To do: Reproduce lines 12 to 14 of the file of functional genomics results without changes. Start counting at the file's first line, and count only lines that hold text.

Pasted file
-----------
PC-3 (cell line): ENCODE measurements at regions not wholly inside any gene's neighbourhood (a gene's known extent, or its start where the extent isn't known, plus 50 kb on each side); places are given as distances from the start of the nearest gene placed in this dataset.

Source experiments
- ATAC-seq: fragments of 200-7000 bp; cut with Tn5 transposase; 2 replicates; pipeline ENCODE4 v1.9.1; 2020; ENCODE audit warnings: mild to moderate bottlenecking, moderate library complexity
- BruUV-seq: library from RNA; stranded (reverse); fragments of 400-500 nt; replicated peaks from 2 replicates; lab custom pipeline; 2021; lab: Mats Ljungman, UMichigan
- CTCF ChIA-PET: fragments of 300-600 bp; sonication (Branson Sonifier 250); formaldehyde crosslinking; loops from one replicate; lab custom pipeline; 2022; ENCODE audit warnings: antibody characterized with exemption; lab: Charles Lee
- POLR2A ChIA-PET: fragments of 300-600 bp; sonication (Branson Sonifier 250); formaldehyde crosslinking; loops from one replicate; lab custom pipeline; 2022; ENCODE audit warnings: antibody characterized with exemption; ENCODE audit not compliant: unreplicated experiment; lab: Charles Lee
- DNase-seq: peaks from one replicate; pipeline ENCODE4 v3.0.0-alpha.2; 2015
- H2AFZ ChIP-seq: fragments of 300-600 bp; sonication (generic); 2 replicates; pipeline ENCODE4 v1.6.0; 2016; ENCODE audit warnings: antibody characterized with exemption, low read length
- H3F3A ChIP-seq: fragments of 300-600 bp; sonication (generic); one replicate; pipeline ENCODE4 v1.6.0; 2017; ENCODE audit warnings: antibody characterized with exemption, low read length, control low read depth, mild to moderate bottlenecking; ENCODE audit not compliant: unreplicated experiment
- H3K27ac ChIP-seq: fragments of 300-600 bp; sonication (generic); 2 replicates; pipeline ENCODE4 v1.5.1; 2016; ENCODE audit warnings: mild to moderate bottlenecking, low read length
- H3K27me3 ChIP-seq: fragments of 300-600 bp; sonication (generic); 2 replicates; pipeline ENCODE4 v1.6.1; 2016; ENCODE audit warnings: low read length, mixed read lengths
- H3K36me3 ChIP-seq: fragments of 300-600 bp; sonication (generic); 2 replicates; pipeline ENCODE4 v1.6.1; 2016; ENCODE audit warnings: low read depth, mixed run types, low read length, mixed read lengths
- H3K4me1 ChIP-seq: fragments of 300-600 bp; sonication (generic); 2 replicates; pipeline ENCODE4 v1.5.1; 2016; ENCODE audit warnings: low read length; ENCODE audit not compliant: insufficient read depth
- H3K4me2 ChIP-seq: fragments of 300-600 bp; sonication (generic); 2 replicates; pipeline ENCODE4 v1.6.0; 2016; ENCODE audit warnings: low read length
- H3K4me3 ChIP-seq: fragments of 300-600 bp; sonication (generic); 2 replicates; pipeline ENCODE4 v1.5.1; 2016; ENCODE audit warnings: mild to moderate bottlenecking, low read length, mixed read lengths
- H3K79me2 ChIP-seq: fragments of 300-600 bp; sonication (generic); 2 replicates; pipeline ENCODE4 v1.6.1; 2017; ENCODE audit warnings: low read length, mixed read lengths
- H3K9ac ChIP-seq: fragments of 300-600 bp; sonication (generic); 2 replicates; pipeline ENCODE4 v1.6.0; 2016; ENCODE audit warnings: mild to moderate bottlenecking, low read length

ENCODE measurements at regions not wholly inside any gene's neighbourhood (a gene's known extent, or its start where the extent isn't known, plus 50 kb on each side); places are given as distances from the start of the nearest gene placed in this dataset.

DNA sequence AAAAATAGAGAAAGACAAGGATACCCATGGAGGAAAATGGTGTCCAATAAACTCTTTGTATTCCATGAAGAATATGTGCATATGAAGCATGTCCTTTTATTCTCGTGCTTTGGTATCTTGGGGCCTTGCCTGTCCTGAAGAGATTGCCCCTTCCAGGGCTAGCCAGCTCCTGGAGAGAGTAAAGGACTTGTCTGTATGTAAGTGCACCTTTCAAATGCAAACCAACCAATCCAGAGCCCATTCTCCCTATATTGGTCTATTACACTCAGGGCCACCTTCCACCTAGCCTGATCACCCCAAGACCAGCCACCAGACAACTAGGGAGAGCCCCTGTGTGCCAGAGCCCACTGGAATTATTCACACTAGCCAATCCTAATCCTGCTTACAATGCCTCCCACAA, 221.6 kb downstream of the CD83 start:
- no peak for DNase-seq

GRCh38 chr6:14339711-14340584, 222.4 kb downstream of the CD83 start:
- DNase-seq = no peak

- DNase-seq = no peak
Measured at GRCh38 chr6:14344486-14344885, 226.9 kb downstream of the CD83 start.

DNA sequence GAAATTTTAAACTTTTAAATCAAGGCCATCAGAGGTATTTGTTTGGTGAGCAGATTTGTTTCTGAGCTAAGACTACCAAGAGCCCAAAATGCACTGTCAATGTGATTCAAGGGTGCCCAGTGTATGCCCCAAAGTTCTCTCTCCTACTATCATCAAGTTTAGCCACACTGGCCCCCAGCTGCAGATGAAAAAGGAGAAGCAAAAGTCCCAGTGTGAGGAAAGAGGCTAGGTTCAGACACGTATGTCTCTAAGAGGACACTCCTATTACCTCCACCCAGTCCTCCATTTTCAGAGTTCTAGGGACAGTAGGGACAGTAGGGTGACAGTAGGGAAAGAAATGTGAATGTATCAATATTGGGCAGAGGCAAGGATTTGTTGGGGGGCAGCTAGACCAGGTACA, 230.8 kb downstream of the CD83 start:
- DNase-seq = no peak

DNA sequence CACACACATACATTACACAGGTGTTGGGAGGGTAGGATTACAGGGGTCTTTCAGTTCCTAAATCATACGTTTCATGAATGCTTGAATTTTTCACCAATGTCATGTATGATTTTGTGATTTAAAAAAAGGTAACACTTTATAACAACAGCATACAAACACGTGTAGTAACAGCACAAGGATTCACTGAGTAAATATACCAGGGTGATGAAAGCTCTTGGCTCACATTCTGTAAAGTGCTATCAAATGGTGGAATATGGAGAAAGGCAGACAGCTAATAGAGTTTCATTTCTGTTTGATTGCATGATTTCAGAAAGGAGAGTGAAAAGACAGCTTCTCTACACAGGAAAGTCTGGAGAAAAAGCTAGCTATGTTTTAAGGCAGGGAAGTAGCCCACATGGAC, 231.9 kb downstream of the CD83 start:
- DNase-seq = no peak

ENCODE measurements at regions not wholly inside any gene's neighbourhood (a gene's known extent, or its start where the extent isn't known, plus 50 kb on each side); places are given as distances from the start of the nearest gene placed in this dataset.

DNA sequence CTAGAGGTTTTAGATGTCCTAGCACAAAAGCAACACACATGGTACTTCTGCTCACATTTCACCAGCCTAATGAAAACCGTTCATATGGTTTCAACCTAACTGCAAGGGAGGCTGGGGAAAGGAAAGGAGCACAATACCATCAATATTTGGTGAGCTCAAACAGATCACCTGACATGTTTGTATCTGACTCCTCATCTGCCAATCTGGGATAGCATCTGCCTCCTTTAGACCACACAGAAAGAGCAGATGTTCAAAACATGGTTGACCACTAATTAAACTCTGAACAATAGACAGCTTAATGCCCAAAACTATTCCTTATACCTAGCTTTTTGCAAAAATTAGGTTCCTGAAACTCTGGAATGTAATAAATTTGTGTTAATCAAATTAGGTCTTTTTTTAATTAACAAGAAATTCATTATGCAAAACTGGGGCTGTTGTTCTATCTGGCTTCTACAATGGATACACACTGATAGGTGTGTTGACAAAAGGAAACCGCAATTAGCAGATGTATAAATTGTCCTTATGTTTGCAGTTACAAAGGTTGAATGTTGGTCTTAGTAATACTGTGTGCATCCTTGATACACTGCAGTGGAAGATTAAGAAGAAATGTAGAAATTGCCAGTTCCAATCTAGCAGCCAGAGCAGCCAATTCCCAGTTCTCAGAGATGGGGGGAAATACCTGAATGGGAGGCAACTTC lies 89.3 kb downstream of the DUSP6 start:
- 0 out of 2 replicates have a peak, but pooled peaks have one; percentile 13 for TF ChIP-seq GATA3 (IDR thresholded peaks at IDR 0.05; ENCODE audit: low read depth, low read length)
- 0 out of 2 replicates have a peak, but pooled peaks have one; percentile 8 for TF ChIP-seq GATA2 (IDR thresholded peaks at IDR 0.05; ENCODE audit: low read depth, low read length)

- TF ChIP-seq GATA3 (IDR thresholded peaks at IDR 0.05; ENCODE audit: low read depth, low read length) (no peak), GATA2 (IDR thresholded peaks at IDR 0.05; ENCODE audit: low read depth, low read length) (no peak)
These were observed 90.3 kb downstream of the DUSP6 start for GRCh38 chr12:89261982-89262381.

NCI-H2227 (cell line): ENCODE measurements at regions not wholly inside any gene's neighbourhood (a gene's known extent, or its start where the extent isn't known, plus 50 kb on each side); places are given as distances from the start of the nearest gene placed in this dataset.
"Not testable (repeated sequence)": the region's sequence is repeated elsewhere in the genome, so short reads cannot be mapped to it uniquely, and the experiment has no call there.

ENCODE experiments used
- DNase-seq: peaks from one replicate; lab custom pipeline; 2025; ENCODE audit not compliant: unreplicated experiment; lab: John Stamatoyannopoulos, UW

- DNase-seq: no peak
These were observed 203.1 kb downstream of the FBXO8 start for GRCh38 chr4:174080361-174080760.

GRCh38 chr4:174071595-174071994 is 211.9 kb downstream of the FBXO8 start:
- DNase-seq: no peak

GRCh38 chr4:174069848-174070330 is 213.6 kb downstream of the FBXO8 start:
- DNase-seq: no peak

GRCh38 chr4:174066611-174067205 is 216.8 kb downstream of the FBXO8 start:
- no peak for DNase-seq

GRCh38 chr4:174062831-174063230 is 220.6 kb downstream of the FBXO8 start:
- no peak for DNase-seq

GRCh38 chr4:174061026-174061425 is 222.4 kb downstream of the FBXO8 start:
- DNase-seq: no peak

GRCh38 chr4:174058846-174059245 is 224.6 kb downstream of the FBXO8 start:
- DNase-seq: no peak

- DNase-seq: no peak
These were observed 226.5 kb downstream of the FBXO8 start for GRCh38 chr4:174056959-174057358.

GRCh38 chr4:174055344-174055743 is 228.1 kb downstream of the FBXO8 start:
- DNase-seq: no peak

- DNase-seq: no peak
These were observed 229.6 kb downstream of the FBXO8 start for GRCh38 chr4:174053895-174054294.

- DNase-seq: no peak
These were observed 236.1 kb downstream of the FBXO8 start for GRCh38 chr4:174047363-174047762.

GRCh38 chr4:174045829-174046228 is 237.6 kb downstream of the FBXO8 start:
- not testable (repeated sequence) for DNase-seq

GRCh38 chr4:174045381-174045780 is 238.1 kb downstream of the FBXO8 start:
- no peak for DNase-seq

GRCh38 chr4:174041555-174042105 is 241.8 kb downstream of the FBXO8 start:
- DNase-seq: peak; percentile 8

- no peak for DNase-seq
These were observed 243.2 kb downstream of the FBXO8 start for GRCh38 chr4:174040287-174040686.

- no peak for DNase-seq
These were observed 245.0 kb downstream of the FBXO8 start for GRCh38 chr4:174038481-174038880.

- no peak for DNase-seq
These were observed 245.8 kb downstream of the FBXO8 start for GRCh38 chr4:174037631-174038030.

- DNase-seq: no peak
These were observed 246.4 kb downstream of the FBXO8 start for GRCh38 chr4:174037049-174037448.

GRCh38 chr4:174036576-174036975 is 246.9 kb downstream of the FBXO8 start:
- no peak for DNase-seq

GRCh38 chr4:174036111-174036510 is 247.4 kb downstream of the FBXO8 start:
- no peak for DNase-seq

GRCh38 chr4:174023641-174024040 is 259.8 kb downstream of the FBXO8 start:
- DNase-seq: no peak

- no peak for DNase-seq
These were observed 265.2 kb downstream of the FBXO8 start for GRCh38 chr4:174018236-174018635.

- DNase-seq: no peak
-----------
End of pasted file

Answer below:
- H3K36me3 ChIP-seq: fragments of 300-600 bp; sonication (generic); 2 replicates; pipeline ENCODE4 v1.6.1; 2016; ENCODE audit warnings: low read depth, mixed run types, low read length, mixed read lengths
- H3K4me1 ChIP-seq: fragments of 300-600 bp; sonication (generic); 2 replicates; pipeline ENCODE4 v1.5.1; 2016; ENCODE audit warnings: low read length; ENCODE audit not compliant: insufficient read depth
- H3K4me2 ChIP-seq: fragments of 300-600 bp; sonication (generic); 2 replicates; pipeline ENCODE4 v1.6.0; 2016; ENCODE audit warnings: low read length